Accordingly, as shown in FIG. 2, the control signal φ1 rises to the power supply VDD level after the delay time set by the respective capacitors Cl to C5 and the respective inverter circuits 12 a to 12 d has elapsed after the start-up of the power supply VDD.

The source of the P-channel MOS transistor Tr15 is connected to the power supply VDD, its drain (a node N4) is connected to the power supply Vss via the load circuit 13 and the fuse 14.

FIGS. 7(a) to 7(d) are circuit diagrams of variations the load circuit 13 may take. The load circuit 13 a of FIG. 7(a) is a P-channel MOS transistor Tr16, the gate of which is connected to ground or the power supply Vss. The load circuit 13 b of FIG. 7(b) is series connected P-channel MOS transistors Tr17 and Tr18, the gates of which are connected to the ground or power supply Vss. The load circuit 13 c of FIG. 7(c) is a resistor 15. The load circuit 13 d of FIG. 7(d) is a diode 16. Each element of the various embodiments 13 a-13 d is set so that the variation of the resistance of the element becomes small for a change in the value of the current flowing therethrough.

Returning to FIG. 6, an input terminal of the hold circuit 17 is connected to a node N4. In the hold circuit 17, a latch circuit 19 including inverter circuits 18 a and 18 b latches the potential at the node N4. An inverter circuit 18 c inverts the output signal of the latch circuit 19 and outputs a redundant signal R. An inverter circuit 18 d inverts the output signal of the inverter circuit 18 c and outputs a redundant signal /R. When the potential at the node N4 is high, the hold circuit 17 latches and outputs the redundant signal R High and the redundant signal /R Low. When the potential at the node N4 is low, the hold circuit 17 latches and outputs the redundant signal R Low and the redundant signal /R High.

The load circuit 13 causes the potential at the node N4 to rise when the transistor Tr15 is turned on and the fuse 14 is not cut. However, the potential at the node N4 is set to the L level for the threshold of the inverter circuit 18 a. This allows the latch circuit 19 to latch the node N4 Low.

When the transistor Tr15 is turned on and a leak current is flowing though the cut fuse 14, the voltage of the load circuit 13 drops. At this time, the potential at the node N4 is set to the H level for the threshold of the inverter circuit 18 a. This allows the latch circuit 19 to latch the node N4 potential High.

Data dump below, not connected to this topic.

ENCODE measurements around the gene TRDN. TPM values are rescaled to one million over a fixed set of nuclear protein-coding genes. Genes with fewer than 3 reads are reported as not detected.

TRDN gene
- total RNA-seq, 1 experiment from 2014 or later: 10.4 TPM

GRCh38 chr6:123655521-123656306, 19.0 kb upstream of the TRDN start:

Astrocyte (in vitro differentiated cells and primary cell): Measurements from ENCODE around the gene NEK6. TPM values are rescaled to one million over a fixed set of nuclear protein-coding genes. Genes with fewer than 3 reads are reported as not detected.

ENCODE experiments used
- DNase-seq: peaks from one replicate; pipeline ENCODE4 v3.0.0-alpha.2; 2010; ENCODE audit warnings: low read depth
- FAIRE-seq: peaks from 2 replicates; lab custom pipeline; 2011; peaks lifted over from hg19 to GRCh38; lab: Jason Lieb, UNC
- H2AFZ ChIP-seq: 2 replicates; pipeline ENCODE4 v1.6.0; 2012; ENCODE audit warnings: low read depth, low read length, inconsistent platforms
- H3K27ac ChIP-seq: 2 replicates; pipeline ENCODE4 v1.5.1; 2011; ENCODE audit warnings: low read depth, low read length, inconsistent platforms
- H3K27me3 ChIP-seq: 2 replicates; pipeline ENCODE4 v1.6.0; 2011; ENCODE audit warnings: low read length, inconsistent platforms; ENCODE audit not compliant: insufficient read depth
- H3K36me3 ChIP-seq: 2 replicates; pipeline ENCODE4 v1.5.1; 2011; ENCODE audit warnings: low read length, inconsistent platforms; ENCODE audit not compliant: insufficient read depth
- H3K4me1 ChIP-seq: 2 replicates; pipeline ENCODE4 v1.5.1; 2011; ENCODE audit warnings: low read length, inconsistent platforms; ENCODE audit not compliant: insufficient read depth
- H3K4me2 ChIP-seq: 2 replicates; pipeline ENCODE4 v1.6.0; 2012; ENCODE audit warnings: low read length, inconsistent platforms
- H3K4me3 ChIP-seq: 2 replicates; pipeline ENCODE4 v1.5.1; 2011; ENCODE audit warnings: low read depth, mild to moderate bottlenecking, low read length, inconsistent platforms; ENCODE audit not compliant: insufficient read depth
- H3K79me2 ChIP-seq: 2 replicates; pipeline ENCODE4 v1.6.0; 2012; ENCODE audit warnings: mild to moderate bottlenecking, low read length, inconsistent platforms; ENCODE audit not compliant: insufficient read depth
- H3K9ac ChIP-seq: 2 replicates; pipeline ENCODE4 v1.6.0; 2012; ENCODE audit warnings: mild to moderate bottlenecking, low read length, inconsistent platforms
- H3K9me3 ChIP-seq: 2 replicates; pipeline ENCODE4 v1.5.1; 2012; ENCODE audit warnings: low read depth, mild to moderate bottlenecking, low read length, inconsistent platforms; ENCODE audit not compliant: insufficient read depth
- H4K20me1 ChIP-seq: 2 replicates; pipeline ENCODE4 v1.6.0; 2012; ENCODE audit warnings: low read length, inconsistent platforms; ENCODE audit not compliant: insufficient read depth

FIG. 8 is a schematic block diagram of a memory device 340 having the redundant decision circuit 300. An address buffer 20 receives an address signal AD from an external device (not shown) and supplies the address signal AD to a row decoder 21 and a column decoder 22. In accordance with a word line selection signal output from the row decoder 21, a specific word line in a memory cell array 23 is selected. In accordance with a column selection signal output from the column decoder 22, a specific column line in the memory cell array 23 is selected, and, in this manner, a specific memory cell is selected.

The memory cell array 23 has a normal cell array 24 and a redundant array 25 located adjacent to the normal cell array 24. I/O circuits 26 and 27 are located adjacent to the normal and redundant cell arrays 24 and 25, respectively. The column decoder 22 receives the redundant signals R and /R output from the redundant decision circuit 300. When a defective cell is detected in the normal cell array 24 by an operation test, a fuse (not shown) in a redundant decision circuit 300 is cut and the redundant signal R High and the redundant signal /R Low are output from the redundant decision circuit 300. The column decoder 22 selects a redundant column line of the redundant cell array 25 instead of the column line of the defective cell in accordance with the redundant signals R High and /R Low. Thus, a write operation and a read operation are performed for the memory cell connected to the redundant column line via the I/O circuit 26. The redundant signals R and /R may be supplied to the row decoder 21. In this case, a redundant word line of the redundant cell array 25 would be selected instead of the word line of the defective cell.